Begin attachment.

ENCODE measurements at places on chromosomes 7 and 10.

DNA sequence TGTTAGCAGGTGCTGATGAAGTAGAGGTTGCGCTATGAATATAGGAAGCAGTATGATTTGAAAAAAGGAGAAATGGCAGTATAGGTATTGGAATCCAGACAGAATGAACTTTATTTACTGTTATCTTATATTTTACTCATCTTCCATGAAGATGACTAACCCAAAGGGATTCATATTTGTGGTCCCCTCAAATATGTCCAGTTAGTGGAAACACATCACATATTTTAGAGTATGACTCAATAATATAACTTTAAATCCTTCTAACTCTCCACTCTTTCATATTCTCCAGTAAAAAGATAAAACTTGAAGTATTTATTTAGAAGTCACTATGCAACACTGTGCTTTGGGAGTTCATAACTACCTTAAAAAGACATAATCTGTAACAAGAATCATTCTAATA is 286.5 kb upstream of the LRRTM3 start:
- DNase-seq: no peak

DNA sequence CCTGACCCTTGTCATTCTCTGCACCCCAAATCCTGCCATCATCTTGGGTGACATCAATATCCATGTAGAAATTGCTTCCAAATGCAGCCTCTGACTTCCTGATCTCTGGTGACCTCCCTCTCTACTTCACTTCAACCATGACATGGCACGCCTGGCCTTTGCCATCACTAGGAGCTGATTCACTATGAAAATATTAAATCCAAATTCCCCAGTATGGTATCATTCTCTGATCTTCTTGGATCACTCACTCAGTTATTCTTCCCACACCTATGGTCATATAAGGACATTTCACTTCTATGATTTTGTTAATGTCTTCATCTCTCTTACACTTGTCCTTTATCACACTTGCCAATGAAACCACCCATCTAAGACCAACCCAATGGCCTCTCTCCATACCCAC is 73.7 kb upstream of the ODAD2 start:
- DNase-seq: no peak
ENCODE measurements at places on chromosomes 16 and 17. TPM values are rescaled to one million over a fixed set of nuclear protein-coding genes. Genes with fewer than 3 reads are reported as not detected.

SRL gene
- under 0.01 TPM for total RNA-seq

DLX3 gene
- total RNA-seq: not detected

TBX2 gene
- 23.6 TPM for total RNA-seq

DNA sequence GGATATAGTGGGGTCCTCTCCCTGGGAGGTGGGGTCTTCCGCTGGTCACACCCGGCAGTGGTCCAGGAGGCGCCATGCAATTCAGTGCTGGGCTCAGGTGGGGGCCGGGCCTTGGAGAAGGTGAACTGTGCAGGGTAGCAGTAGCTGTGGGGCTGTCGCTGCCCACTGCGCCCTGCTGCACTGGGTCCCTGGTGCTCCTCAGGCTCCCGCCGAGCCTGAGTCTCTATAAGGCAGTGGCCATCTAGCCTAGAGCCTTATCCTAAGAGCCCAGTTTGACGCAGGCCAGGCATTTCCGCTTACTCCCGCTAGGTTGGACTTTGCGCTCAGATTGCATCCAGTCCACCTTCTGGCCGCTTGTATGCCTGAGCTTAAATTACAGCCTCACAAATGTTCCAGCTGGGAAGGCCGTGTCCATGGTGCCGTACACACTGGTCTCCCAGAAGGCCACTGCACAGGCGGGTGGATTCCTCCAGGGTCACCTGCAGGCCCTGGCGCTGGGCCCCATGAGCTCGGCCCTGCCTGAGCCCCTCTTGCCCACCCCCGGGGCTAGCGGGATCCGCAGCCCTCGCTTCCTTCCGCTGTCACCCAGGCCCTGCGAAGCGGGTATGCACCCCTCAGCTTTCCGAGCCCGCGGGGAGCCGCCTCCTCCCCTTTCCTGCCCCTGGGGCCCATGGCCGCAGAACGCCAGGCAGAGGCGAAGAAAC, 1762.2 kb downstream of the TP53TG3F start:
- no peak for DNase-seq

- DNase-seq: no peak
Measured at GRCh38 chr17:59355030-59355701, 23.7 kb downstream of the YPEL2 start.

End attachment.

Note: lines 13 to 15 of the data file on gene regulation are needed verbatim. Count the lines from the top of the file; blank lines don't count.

DNA sequence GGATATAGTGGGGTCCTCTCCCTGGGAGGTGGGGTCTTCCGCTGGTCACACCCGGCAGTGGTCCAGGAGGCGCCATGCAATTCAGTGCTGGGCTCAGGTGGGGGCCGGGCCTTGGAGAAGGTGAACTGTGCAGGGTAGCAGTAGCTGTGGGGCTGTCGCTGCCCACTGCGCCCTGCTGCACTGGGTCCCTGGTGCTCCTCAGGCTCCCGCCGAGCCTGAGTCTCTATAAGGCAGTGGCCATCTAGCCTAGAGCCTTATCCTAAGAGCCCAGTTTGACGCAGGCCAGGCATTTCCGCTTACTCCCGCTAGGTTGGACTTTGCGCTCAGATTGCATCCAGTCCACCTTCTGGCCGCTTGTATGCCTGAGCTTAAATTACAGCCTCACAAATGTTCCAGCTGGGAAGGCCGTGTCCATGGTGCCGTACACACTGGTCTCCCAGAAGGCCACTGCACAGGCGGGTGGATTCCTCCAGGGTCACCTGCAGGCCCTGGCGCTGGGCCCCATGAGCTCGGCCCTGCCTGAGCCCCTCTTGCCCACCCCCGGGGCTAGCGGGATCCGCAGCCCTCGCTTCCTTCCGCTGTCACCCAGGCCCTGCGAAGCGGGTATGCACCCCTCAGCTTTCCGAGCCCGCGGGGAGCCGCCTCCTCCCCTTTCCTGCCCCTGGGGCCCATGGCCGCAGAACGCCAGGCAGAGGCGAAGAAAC, 1762.2 kb downstream of the TP53TG3F start:
- no peak for DNase-seq

- DNase-seq: no peak